Santa hanging out of an inflatable caravan? Our neighbours in the next street had a sense of humour. At least, I hope they did, because the next morning Santa and his caravan were lying on the grass looking very deflated.
Maybe that happens to our childhood dreams too. My Dad would cut branches from the Athol trees and bring them inside for Christmas. Grandma’s house was filled with relatives, festive food, songs around the piano, presents under the tree. But it never feels quite the same when you grow up to find yourself making the preparations, cooking the food, and cleaning up the wrappings. Santa got lost in the transition from what you might get to what you might give.
Have you considered Christmas from the Giver’s perspective? What was it like for the Father of humanity? For unto us a son is given (Isaiah 9:6).
What was it like for the omnipresent creator to deflate himself into creaturely life, limited in space and time? What was it like for the omnipotent sovereign to take a servant role? What was it like for omniscient planner to become vulnerable in a world dominated by evil? He emptied himself, down to the form of a slave. He took on the likeness of humanity, in human form. He became obedient to the point of death, even the ignominious torture of a cross (Philippians 2:7-8).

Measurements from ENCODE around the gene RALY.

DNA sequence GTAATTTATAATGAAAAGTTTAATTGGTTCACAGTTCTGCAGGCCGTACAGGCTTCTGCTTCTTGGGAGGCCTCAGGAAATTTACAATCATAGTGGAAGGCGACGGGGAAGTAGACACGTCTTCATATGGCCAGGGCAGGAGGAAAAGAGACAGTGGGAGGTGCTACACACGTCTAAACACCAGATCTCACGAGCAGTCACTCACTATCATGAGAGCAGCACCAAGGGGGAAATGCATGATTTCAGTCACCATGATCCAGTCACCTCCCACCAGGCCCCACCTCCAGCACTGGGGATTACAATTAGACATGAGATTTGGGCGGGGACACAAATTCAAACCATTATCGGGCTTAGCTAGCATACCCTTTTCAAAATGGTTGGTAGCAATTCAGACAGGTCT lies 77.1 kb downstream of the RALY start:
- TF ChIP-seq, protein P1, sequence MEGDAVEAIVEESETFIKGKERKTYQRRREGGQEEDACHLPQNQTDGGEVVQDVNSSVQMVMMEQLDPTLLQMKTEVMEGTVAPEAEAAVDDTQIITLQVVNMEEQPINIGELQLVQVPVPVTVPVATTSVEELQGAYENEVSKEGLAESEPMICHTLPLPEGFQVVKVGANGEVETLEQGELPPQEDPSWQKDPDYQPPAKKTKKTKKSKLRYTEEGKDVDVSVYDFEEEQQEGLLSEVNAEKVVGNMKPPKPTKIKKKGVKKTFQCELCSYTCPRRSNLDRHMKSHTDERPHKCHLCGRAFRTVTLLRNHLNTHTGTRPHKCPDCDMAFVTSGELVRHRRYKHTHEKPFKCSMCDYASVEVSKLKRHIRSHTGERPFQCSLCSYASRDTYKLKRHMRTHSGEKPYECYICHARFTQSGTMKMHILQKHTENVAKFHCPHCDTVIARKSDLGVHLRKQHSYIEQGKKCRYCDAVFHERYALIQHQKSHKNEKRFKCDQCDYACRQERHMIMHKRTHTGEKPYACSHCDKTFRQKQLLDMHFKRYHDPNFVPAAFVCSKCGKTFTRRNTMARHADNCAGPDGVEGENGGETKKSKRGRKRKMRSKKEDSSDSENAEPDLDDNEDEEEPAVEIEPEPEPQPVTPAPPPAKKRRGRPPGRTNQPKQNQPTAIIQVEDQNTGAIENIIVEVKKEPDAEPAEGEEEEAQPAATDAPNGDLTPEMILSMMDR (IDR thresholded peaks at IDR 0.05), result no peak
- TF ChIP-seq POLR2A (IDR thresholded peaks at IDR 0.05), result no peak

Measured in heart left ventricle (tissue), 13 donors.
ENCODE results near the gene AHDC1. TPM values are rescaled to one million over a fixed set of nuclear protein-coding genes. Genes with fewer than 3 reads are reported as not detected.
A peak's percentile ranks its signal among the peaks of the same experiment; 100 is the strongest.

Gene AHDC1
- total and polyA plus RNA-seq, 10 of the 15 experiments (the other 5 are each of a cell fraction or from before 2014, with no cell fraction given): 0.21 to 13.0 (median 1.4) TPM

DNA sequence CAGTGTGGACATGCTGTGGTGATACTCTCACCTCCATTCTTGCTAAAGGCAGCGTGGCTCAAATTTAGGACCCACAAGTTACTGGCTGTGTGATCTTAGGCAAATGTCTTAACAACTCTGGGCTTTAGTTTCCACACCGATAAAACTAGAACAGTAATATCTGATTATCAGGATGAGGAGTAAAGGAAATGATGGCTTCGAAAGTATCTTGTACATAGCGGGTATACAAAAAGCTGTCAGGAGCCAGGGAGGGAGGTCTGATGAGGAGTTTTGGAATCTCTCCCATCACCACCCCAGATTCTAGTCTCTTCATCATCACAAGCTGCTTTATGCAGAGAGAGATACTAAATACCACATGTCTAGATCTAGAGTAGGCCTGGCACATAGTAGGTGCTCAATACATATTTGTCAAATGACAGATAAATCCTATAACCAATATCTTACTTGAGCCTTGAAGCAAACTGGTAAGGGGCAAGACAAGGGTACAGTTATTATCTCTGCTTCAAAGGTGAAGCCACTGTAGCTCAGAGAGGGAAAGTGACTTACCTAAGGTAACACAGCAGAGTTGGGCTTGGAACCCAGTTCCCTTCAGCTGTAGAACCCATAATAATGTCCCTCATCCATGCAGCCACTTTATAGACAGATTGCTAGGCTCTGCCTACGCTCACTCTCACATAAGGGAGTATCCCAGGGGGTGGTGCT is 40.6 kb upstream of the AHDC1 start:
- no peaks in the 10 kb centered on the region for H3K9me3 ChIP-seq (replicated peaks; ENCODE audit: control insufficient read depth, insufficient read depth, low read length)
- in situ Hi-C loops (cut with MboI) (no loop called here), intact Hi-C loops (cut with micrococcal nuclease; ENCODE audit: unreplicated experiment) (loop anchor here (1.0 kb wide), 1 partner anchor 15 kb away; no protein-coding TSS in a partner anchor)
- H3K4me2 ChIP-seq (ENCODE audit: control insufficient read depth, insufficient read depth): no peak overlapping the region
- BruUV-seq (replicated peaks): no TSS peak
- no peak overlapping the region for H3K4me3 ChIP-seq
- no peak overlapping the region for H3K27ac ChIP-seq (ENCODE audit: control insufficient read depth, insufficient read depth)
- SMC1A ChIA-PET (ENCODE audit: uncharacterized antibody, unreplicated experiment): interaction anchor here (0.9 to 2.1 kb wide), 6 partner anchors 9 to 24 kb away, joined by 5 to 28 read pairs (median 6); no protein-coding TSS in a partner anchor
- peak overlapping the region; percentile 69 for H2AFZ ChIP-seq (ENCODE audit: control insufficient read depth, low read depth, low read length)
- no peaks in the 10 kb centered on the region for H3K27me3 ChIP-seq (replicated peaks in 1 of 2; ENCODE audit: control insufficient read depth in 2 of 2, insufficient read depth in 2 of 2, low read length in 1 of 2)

Why? What was the point of deflating himself to live as one of us in this deadly realm?
The goal was divine government: To us a son is given, and the government will be on his shoulders (Isaiah 9:6).
This is good news:
Philippians 2:9–11 (NIV)
9 Therefore God exalted him to the highest place and gave him the name that is above every name, 10 that at the name of Jesus every knee should bow, in heaven and on earth and under the earth, 11 and every tongue acknowledge that Jesus Christ is Lord, to the glory of God the Father.
Isaiah 9:7 (NIV)
Of the greatness of his government and peace there will be no end. He will reign on David’s throne and over his kingdom, establishing and upholding it with justice and righteousness
from that time on and forever.
That’s what makes Christmas worth celebrating. The gift of the Son gives us reason to persevere through the tough times. God’s government is arriving in the King who transforms the world, in the kingdom that recognizes his reign.